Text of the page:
Test bank accounting management 11e chapter 15 SUPPORT DEPARTMENT, COMMON COST, AND REVENUE ALLOCATIONS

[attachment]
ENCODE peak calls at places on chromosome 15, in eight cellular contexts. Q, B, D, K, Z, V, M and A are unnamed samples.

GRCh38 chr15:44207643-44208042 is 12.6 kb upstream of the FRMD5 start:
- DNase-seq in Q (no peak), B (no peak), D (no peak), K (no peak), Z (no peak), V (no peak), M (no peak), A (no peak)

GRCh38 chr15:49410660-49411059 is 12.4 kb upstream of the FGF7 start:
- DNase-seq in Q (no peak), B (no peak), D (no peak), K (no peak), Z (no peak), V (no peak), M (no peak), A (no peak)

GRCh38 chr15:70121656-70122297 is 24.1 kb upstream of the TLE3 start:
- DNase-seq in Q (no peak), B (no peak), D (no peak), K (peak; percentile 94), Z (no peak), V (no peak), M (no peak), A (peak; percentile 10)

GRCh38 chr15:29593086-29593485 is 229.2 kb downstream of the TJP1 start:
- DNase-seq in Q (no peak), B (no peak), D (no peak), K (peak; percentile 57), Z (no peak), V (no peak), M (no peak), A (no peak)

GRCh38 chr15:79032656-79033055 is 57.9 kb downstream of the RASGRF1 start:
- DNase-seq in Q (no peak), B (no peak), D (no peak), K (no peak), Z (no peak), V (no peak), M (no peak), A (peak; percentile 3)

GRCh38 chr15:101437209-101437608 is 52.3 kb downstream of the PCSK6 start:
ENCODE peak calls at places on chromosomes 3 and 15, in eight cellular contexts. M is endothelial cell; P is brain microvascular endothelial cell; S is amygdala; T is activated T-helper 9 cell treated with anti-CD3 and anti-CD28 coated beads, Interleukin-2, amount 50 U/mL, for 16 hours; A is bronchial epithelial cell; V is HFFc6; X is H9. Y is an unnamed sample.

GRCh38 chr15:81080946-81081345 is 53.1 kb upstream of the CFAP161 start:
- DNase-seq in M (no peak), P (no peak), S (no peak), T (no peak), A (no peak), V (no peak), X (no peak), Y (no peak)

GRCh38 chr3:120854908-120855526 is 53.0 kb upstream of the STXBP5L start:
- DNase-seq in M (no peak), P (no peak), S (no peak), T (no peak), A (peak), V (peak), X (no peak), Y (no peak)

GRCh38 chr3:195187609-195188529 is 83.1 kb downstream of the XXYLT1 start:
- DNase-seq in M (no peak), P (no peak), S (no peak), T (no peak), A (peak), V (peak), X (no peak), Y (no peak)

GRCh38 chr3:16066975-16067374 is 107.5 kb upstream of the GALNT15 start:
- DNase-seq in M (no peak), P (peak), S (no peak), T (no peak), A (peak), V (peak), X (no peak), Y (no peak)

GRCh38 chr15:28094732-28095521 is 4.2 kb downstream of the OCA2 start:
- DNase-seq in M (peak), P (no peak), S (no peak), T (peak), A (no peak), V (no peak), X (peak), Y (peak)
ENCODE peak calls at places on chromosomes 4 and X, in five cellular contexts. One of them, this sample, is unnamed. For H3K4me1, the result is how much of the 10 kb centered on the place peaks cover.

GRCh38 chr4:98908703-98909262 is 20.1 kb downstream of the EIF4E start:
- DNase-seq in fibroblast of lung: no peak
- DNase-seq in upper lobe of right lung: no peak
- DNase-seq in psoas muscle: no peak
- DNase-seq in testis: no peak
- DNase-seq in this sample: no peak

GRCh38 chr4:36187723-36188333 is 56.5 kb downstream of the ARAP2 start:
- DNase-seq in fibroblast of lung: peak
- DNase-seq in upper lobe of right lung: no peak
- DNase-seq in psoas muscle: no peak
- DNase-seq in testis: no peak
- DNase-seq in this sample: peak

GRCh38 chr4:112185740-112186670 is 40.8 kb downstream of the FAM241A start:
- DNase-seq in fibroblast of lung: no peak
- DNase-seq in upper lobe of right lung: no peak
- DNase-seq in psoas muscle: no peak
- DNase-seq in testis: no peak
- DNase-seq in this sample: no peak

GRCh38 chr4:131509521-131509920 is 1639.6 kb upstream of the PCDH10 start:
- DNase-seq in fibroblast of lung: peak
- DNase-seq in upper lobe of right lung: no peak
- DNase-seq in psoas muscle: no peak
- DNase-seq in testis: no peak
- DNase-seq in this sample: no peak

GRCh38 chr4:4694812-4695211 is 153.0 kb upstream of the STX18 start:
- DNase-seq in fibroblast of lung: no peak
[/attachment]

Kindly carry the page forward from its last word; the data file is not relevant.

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CHAPTER 15 SUPPORT DEPARTMENT, COMMON COST, AND REVENUE ALLOCATIONS LEARNING OBJECTIVES Differentiate the single-rate from the dual-rate cost-allocation method Understand how the uncertainty managers face is affected by the choice between budgeted and actual cost-allocation rates Allocate support department costs using the direct, step-down, and reciprocal methods Allocate common costs using either the stand-alone or the incremental method Explain the importance of explicit agreement between contracting parties when reimbursement is based on costs incurred Understand how bundling of products gives rise to revenue-allocation issues Allocate the revenues of a bundled package to the individual products in that package CHAPTER OVERVIEW Chapter 15 continues the study of the allocation of indirect costs—on the micro/application level The concept of cost allocation was introduced in Chapter in relation to a cost object A review of that information might be helpful at the beginning of the study of this chapter In Chapter 4, cost allocation becomes a focus The costing of a product or service using a normal costing system emphasizes the application of the allocation concept Again, the topic of cost allocation is studied through activity-based costing presented in Chapter With the introduction of budgets and standards, cost allocation is a main subject (Chapter 8) The first lines of this chapter recognize the pervasiveness of the topic and the difficulty in finding satisfactory answers to questions about cost allocation Chapter 14 gives the purpose for which cost is allocated as the starting point in the allocation process Three specific methods, direct, step-down, and reciprocal, for allocating costs of service or support departments to operating or production departments are described and illustrated Two other methods for allocating common costs are also presented—stand-alone and incremental Importantly, the text covers the why and how of cost allocation between business segments Contract disputes that arise over the allocation of costs are also addressed Allocation is a pervasive concept and its application to revenues is included The bundling of multiple products to sell for a single price requires allocation of that price if a manager is to be held responsible for individual product revenues or profits or if bonuses are calculated on individual products The two methods illustrated for revenue allocation are methods used for allocation of costs—stand-alone method and incremental method Examples are used to explain details of each method Support Department, Common Costs, and Revenue Allocations 201 CHAPTER OUTLINE TEACHING TIP: In Chapter 4, the basic method by which costs are allocated was introduced as primary to a normal costing system In Chapter 8, the basic is changed to incorporate standards Allocation amount = Allocation rate x Usage of cost allocation base The following portion of the outline addresses the elements of this formula To allocate or not to allocate a particular cost is the first question Other questions follow: how to group costs to be allocated, what to use as the cost-allocation base, should cost behavior (fixed and variable) be incorporated into the allocation process, should the costs and cost-allocation levels used for the rate be budgeted ones or actual amounts, should the usage amount by which the rate is multiplied be budgeted or actual amounts, and what specific method to use—direct to primary unit, step-down through other groupings on way to primary unit, or reciprocal of secondary groups sharing with each other to find amount for primary group? I Allocation formula issues Learning Objective 1: Differentiate the single-rate from the dual-rate cost-allocation method A Different methods of allocating fixed and variable costs: one rate for mixed cost or two rates using one for fixed costs and one for variable costs Single-rate cost-allocation method a Pools all costs regardless of behavior in a cost pool b Allocates to cost object using same rate per unit of single allocation base c Cost to implement is low—avoids often expensive analysis to classify individual cost items into fixed and variable categories d Often leads to decisions in own best interests of individual manager but not best interest for organization as a whole Dual-rate cost-allocation method a Pools cost into two separate cost pools according to behavior—fixed and variable b Allocates to cost object with each cost pool using different cost-allocation base c Signals to managers how costs behave differently d Provides better information for making decisions (should be method used) Do multiple choice Learning Objective 2: 202 Chapter 15 Assign Exercise 15-16 Understand how the uncertainty managers face is affected by the choice between budgeted and actual cost-allocation rates B Different rates to use for allocation: budgeted cost rates or actual cost rates Budgeted cost rates a Rates known in advance reduce uncertainty b Users can determine amount of service to request as rates known in advance c Managers motivated to improve efficiency bear risk of unfavorable cost variances Actual cost rates a Rates not known until end of period b Amounts allocated fluctuate so users bear the risk C Different usage quantities of fixed costs in allocating: budgeted or actual quantities [Exhibit 151] Budgeted quantity usage a Helps in planning, especially for long run b Unaffected by variations in other divisions c Requires realistic estimates, accurate forecasts Actual quantity usage—not known until end of period Practical capacity supplied a Each division only charges for actual use b Variations in actual use in one division not affect costs allocated to other divisions c Costs of unused capacity are highlighted and not allocated to user divisions Do multiple choice Assign Exercises 15-17 and 15-18 and Problems 15-28 and15-30 II Allocation methods to use for reciprocal relationships A Distinguishing between types of departments within an organization Operating department or production department: directly adds value to a product or service Support department or service department Support Department, Common Costs, and Revenue Allocations 203 a Assists other internal departments in the company b Creates special allocation problems when providing reciprocal support to each other as well as operating departments c Results in more accurate costs of products, services, and customers when more accurate in support department allocations [Exhibit 15-2] Learning Objective 3: Allocate support department costs using the direct, step-down, and reciprocal methods B Distinguishing among specific allocation methods for allocating support costs Direct allocation method [Exhibit 15-3] a Most widely used method of allocating support department costs b Allocates each support department’s costs directly to operating departments c Benefit of simplicity d Disadvantage is failure to recognize reciprocal services provided among support departments Step-down allocation method (also called sequential allocation method) [Exhibit 15-4] a Allows for partial recognition of services rendered by support departments to other support departments b Requires support departments to be ranked (sequenced) in the order of the allocation c Often uses department with highest percentage of its total services to other service departments to start allocation sequence, with next-highest following, etc d Does not recognize total services that support departments provide each other Reciprocal allocation method [Exhibit 15-5] a Allocates costs by explicitly including mutual services provided among all support departments b Conceptually most precise method because considers mutual services provided among all support departments c Highlights complete reciprocated costs of support departments and how those costs differ from budgeted or actual costs of departments—key input for decisions about outsourcing d Requires three steps: [Exhibit 15-6] i 204 Chapter 15 Step 1: Express support department costs and support department reciprocal relationships in the form of linear equations ii Step 2: Solve the set of linear equations to obtain the complete reciprocated costs of each support department iii Step 3: Allocate the complete reciprocated costs of each support department to all other departments (both support departments and operating departments) on the basis of the usage percentages (based on total units of service provided to all departments) [Surveys of Company Practice] TEACHING TIP: Use a sentence in words about the costs of a support department before developing the equation From the text example—the full cost of the Plant Maintenance support department is or equals $600,000 plus costs used by Plant Maintenance that were supplied by Information Systems (The terms of used by [use column] and supplied by [use row] are helpful when using the format of exercises and problems in the text.) Substituting mathematical symbols in place of the words will develop the equation Do multiple choice 3, 4, and Assign Exercises 15-19 (20) and 15-21 (22) and Problems 1531, 15-32, and 15-33 III Methods of allocating common costs A Common cost: cost of operating a facility, activity, or like cost object that is shared by two or more users Learning Objective 4: Allocate common costs using either the stand-alone or incremental method B Methods for allocating Stand-alone cost-allocation method a Uses information pertaining to each user of a cost object as a separate entity to determine the cost-allocation weights b Emphasizes fairness or equity criterion because each user bears a proportionate share of total costs in relation to individual stand-alone costs Incremental cost-allocation method a Ranks individual users of a cost object in order of users most responsible for the common costs, then uses this ranking to allocate costs among users b Disputes as to which is incremental user A caution—chosen method of allocation should be acceptable to each user Do multiple choice Assign Exercises 15-23 and 15-24 Support Department, Common Costs, and Revenue Allocations 205 Learning Objective 5: Explain the importance of explicit agreement between contracting parties when reimbursement is based on costs incurred IV Cost allocation and Contracts A Reduce disputes by making “rules of the game” explicit and in writing at time of contract signing Definition of cost items allowed Definition of terms used Permissible cost-allocation bases Handling of accounting for differences between budgeted and actual costs B Complex interplay of political considerations and accounting principles Reimbursement: contractor paid set price without analysis of actual contract cost data a Competitive bidding b Adequate price competition c Established catalog with prices quoted for items sold in substantial quantities to general public Reimbursement: contractor paid after analysis of actual contract cost data: cost-plus contract a Compliance with Cost Accounting Standards Board: for uniformity and consistency in regard to measurement, assignment, and allocation of costs b Terms such as “fairness” and “equity” often used along with cause and effect and benefits received C Fairness of pricing [Concepts in Action] Costs-plus-fixed-fee contracts a Initiating party assumes major share of risk of potentially high costs of completing contract b Use of allowable costs: cost contract parties agree to include in costs to be reimbursed Do multiple choice Assign Problem 15-35 TEACHING TIP: In calculating proportions or weights to use in allocating, it is sometimes helpful to remind students that order is not important in multiplication and division The amount of cost allocated will be the same whether one uses the sequence (individual amount/total amount) (proportion) x cost to be allocated 206 Chapter 15 = allocated cost or (individual amount x cost to be allocated) / total amount individual amount x (cost to be allocated/total amount) (rate) I = allocated cost or = allocated cost Revenues A Essential to profit B Important to managers Revenue planning Revenue analysis V Revenue allocation Learning Objective 6: Understand how bundling of products gives rise to revenue-allocation issues A Revenue allocation and bundled products Definitions a Revenue allocation: assigning of revenues that are related, but cannot be traced in an economically feasible way to revenue object b Revenue object: anything for which a separate measurement of revenue is desired c Bundled product: package of two or more products or services, sold for a single price, but individual components of the bundle may be sold as separate items at their “standalone” prices Issues a Single price for bundled product typically less than sum of prices of individual products sold separately b Separate measurement (allocation) of revenue by product if manager responsible for individual product revenues or profits Do multiple choice Assignment follows L O Learning Objective 7: Allocate the revenues of a bundled package to the individual products in that package B Revenue allocation methods Stand-alone revenue-allocation method a Description: uses product-specific information on products in the bundle as weights for allocating bundled revenues to individual products Support Department, Common Costs, and Revenue Allocations 207 b Weights i Selling prices ii Unit costs iii Physical units in which each unit has the same weight iv Stand-alone product revenues c Advantages i Revenue as weight—selling price and stand-alone product revenues • Use of benefits-received criterion (revenue as benefit) • More weight to product that generates more revenue and drives sale of bundled products ii Physical units as weight • Ease of use • Less limitations than other methods if costs difficult to calculate or selling prices unstable Incremental revenue allocation method a Description: ranks individual products in a bundle according to criteria determined by management, then uses ranking to allocate the bundled revenues to the individual products b Ranking i Terms: first-ranked is primary product, second-ranked is first incremental product, third-ranked is second incremental product ii Criterion • Survey of customers as to relative importance of individual products in decision to purchase bundled products • Data on recent stand-alone performance of the individual products in the bundle • Top managers use their knowledge or intuition to decide the rankings iii Comparison to stand-alone method: stand-alone method less likely to cause acrimonious debates among product managers c Management judgment not explicitly based on specific formula Do multiple choice and 10 208 Chapter 15 Assign Exercise 15-25 and Problem 15-34 CHAPTER QUIZ SOLUTIONS: 1.d 2.c 3.a 4.c 5.d 6.b 7.b 8.a 9.b 10.a CHAPTER QUIZ The use of a dual-rate cost-allocation method recognizes a b c d the improvements in technology allowing for use of multiple cost pools the need to use both budgeted and actual cost rates when allocating the need to use both budgeted and actual usage of quantities when allocating the behavior aspect of costs Managers are affected by risks they have to take and would prefer to use a b c d actual rates for cost allocation because the rates are calculated from real amounts actual rates for cost allocation because actual rates are easier to justify to users budgeted rates for cost allocation because the rates are known in advance budgeted rates for cost allocation because any variances are transferred to users The following data apply to questions 3–5 Billy Stone, Inc., budgets the following amounts for its Buildings & Grounds and Computer Services Departments in servicing each other and the two manufacturing divisions of Signs and Mailers: Supplied By Building & Grounds Buildings & Grounds Computer Services Used By Computer Services — 0.15 0.20 — Signs Mailers 0.60 0.30 0.20 0.55 Signs Mailers 0.60 0.35 0.30 0.40 The actual results for the time period were as follows: Supplied By Building & Grounds Buildings & Grounds Computer Services — 0.25 Used By Computer Services 0.10 — Actual cost data for each department are: Buildings & Grounds Computer Services Fixed $ 50,000 $100,000 Variable $90,000 $21,000 Total fixed costs allocated from Buildings & Grounds to the Signs Department, using the preferred allocation basis, by the direct allocation method are a $37,500 b $33,333 c $30,000 d $25,000 Total variable costs allocated from Computer Services to Mailers Department, using the preferred allocation basis, by the step-down allocation method (begin with Building & Grounds) are a $8,400 b $12,000 c $16,000 d $25,235 The equation to determine the total variable costs of Computer Services using the preferred allocation basis, for the reciprocal allocation method is Support Department, Common Costs, and Revenue Allocations 209 a CS = $21,000 + 0.25 B&G b CS = $21,000 + 0.20 B&G c CS = $21,000 + 0.15 B&G d CS = $21,000 + 0.10 B&G If a cost is incurred for more than one user, that cost is considered a(n) a b c d homogeneous cost common cost stand-alone cost incremental cost Which of the following is often the most basic cause of contract disputes? a b c d allowable costs cost-allocation issues use of common costs writing into the contract “rules of the game” Bundling of products creates the need for revenue allocation for each of the following except when a b c d selling prices for the bundle are set to recoup the stand-alone prices of each product in the bundle the manager is responsible for profitability on a product-by-product basis the manager’s bonus is based upon product profitability persons involved with product development are compensated by percentage of revenues realized Use the following information for questions and 10 Trio Company sells three products, Do, Ra, and Mi, for prices of $8, $7, and $5, respectively They also offer combinations of the products for reduced overall prices The following packages are available: (1) a package containing Do and Ra sells for $13.50, (2) a package of Do and Mi sells for $11.50, (3) a package containing Ra and Mi sells for $10.50, and (4) a package of all three products, Do, Ra, and Mi, sells for $17.00 If Trio Company uses the stand-alone method (based on selling prices) to allocate revenues to products, the amount of revenues to be allocated to Do from a package of all three products, as described in (4) above, sold would be a $8.00 b $6.80 c $5.95 d $4.25 10 If Trio Company uses the incremental-revenues allocation method and has designated Ra as the primary product, the amount of revenues from a bundled package of all three products to be allocated to Ra would be a $7.00 210 Chapter 15 b $6.80 c $5,95 d $4.25 WRITING/DISCUSSION EXERCISES Differentiate the single-rate from the dual-rate cost-allocation method Is the caution to “beware of unit costs” applicable to the single-rate cost-allocation method? Why or why not? The caution is probably applicable The situation could exist such that the indirect costs to be allocated were homogeneous, all variable in behavior, and linked in a cause-andeffect manner to the same cost-allocation base If such a situation existed, the single rate would probably work A test could be applied: if the costs were individually allocated, would they require the use of the same cost-allocation base? If the answer were yes, then a single pool would be appropriate However, the caution of using a single rate (unit cost) pertains to unitizing fixed costs Fixed costs, by definition, stay the same in total but vary per unit The cost pool from which the single rate would be calculated could contain some fixed costs—and the caution would apply Understand how the uncertainty managers face are affected by the choice between budgeted and actual cost-allocation rates What has the manager of a supplier department to lose when s/he is not directly affecting the product or service? Managers of supplier or support departments are at risk when the actual costs of their department exceed their budgeted costs If a budgeted rate is used, a manager risks actual costs of providing the service being greater than the budget amount with no one to pass those additional costs on to Another risk for a manager is that the users of the department’s service will go elsewhere to “buy” the service, and department costs will exceed revenues If the excess costs are due to events over which the manager has no control, some arrangement could be made so the manager does not have the full burden In some instances, top management may wish to provide various incentives that would benefit the organization as a whole, but might be viewed negatively by an individual manager Agreements could be made to share the risk across departments rather than have only one manager responsible Allocate support department costs using the direct, step-down, and reciprocal methods Why is it so important that managers have some understanding of cost accounting? The statement will often be made that one method has an advantage of being relatively simple to compute and understand as opposed to some other method The simple method is usually the one most in use This would lead one to believe that when using the cost/benefit approach, more often the easier method is best Consider the reciprocal method for allocating costs It is the superior method for accuracy of capturing interdepartmental relationships, resulting in better-informed decisions about the performance of a department and the company as a whole Yet, the reciprocal method is not widely used A defense for nonuse could be made before technology became available and common If a manager is aware that by using more sophisticated models, s/he will gain greater benefits, their use should be required The learning necessary to glean full advantage would carry a cost, but that cost would be less than the reward furnished by the knowledge available in the long run Support Department, Common Costs, and Revenue Allocations 211 Allocate common costs using either the stand-alone or incremental method Give an example of a situation in which two or more users share a common cost and offer a way for the users to share the cost Many examples are possible The method by which the cost could be shared would probably be some version of either the stand-alone or incremental methods One example is buying a box of items at an auction One person, for the benefit of several other persons, made the purchase Each person wanted one or two items (no one wanted the same item) in the box In this situation, the cost of the box must be allocated among the various partakers of the items in the box because none of the cost could be traced to an individual item Common costs are typically package deals and are less in amount for the users than if each user acted alone—requiring allocation Explain the importance of explicit agreement between contracting parties when reimbursement is based on costs incurred How does the phrase “hindsight has 20/20 vision” apply to contract disputes having to with cost allocation? Before the work contracted for is commenced, all of the situations and problems cannot be anticipated Usually neither party wants to assume all of the risk, so if loss does occur, the question of how that loss is to be shared is fraught with controversy In some situations, cultural traditions or taboos are not negotiated ahead of signing the contract because the one party assumes that anyone would know and understand them, whereas the other party is unaware that such customs or taboos exist In the process of doing the work, if a cost is incurred that violates a tradition, a disagreement will occur as to the propriety of the cost and who will bear it Many other possibilities for disagreement exist as to which party bears a cost when reimbursement is based on costs incurred even when an explicit agreement exists between parties Understand how bundling of products gives rise to revenue-allocation issues Revenue assignment to a revenue object involves both revenue tracing and revenue allocation Revenue tracing occurs where revenues can be identified with an individual product, service, or customer in an economically feasible way What is done with deductions in revenue, such as sales returns, when revenues are traced to revenue objects? Revenue tracing, like cost tracing, results in more accurate assignment of revenues to products than revenue allocation More accurate revenue assignment results in more accurate information; more accurate information is believed to result in better decisions Any revenue-related items should also be traced to the related revenue object If revenue-related items, such as sales returns, are not traced but rather broadly averaged across all products, the information is not as accurate and affects decisions made As is noted in the text, the detail of records maintained about price-discounting affects the ability to customer profitability analysis [Refer to Chapter 14] The accuracy and detail of tracing revenues and revenue-related items, such as sales returns, also affect customer profitability analysis 212 Chapter 15 Allocate the revenues of a bundled package to the individual products in that package How does the illustration in the text [“Other Revenue-Allocation Methods”] of the president of a software company determining the revenue allocation weights for use with incremental method of allocating revenues reinforce the key guideline for management accounting that management is primarily a human activity? A management accounting system should improve the decisions made by managers and help motivate managers (and others) to achieve the company’s goals An important guideline in helping management accountants provide the most value in performing their functions is that of focusing on behavioral considerations—how to help individuals their jobs better In situations in which the need exists for revenue allocation, specific formulae, such as used in the stand-alone allocation method, are helpful management tools Factors, other than those incorporated in such formulae, may need to be considered Management judgment, a human activity, is needed The use of some methods is more dependent upon management judgment, the incremental allocation method as one example The specific example in the text illustrates the human element of difference of opinion between managers The accounting tool of incremental revenue allocation method existed to provide helpful information for making decisions but its implementation had to be handled primarily as a human activity and not an accounting procedure Support Department, Common Costs, and Revenue Allocations 213 SUGGESTED READINGS Anthony, R., “Cost Allocation,” Journal of Cost Analysis (Spring 1984) p.5 [11p] Balakrishnan, R and DeJong, D., “The Role of Cost Allocation in the Acquisition and Use of Common Resources,” The Accounting Review (July 1993) p.395 [20p] Ingram, R., Parsons, W., and Robbins, W., “Instructional Case: Oak City’s Cost Allocation and Determination,” Issues in Accounting Education (February 1998) p.157 [15p] Savage, K and Wilburn, N., “Teaching the Reciprocal Method of Service—Department Cost Allocation Using a Spreadsheet Approach,” Accounting Educators Journal (Fall 1997) p.142 [14p] Sharma, R and Ratnatunga, J., “Teaching Note: Traditional and Activity-Based Costing Systems,” Accounting Education (December 1997) p.337 [19p] Sutcliffe, C., “Aggregation and Reciprocal Service Cost Allocation,” Journal of Business Finance & Accounting (September 1991) p.721 [13p] 214 Chapter 15 [...]... The accounting tool of incremental revenue allocation method existed to provide helpful information for making decisions but its implementation had to be handled primarily as a human activity and not an accounting procedure Support Department, Common Costs, and Revenue Allocations 213 SUGGESTED READINGS Anthony, R., “Cost Allocation,” Journal of Cost Analysis (Spring 1984) p.5 [11p] Balakrishnan, R and. .. long run Support Department, Common Costs, and Revenue Allocations 211 4 Allocate common costs using either the stand-alone or incremental method Give an example of a situation in which two or more users share a common cost and offer a way for the users to share the cost Many examples are possible The method by which the cost could be shared would probably be some version of either the stand-alone... and who will bear it Many other possibilities for disagreement exist as to which party bears a cost when reimbursement is based on costs incurred even when an explicit agreement exists between parties 6 Understand how bundling of products gives rise to revenue- allocation issues Revenue assignment to a revenue object involves both revenue tracing and revenue allocation Revenue tracing occurs where revenues... the Acquisition and Use of Common Resources,” The Accounting Review (July 1993) p.395 [20p] Ingram, R., Parsons, W., and Robbins, W., “Instructional Case: Oak City’s Cost Allocation and Determination,” Issues in Accounting Education (February 1998) p .157 [15p] Savage, K and Wilburn, N., “Teaching the Reciprocal Method of Service—Department Cost Allocation Using a Spreadsheet Approach,” Accounting Educators... in revenue, such as sales returns, when revenues are traced to revenue objects? Revenue tracing, like cost tracing, results in more accurate assignment of revenues to products than revenue allocation More accurate revenue assignment results in more accurate information; more accurate information is believed to result in better decisions Any revenue- related items should also be traced to the related revenue. .. profitability analysis 212 Chapter 15 7 Allocate the revenues of a bundled package to the individual products in that package How does the illustration in the text [“Other Revenue- Allocation Methods”] of the president of a software company determining the revenue allocation weights for use with incremental method of allocating revenues reinforce the key guideline for management accounting that management is primarily... object If revenue- related items, such as sales returns, are not traced but rather broadly averaged across all products, the information is not as accurate and affects decisions made As is noted in the text, the detail of records maintained about price-discounting affects the ability to do customer profitability analysis [Refer to Chapter 14] The accuracy and detail of tracing revenues and revenue- related... Accounting Educators Journal (Fall 1997) p.142 [14p] Sharma, R and Ratnatunga, J., “Teaching Note: Traditional and Activity-Based Costing Systems,” Accounting Education (December 1997) p.337 [19p] Sutcliffe, C., “Aggregation and Reciprocal Service Cost Allocation,” Journal of Business Finance & Accounting (September 1991) p.721 [13p] 214 Chapter 15 ... activity? A management accounting system should improve the decisions made by managers and help motivate managers (and others) to achieve the company’s goals An important guideline in helping management accountants provide the most value in performing their functions is that of focusing on behavioral considerations—how to help individuals do their jobs better In situations in which the need exists for revenue. .. departments rather than have only one manager responsible 3 Allocate support department costs using the direct, step-down, and reciprocal methods Why is it so important that managers have some understanding of cost accounting? The statement will often be made that one method has an advantage of being relatively simple to compute and understand as opposed to some other method The simple method is usually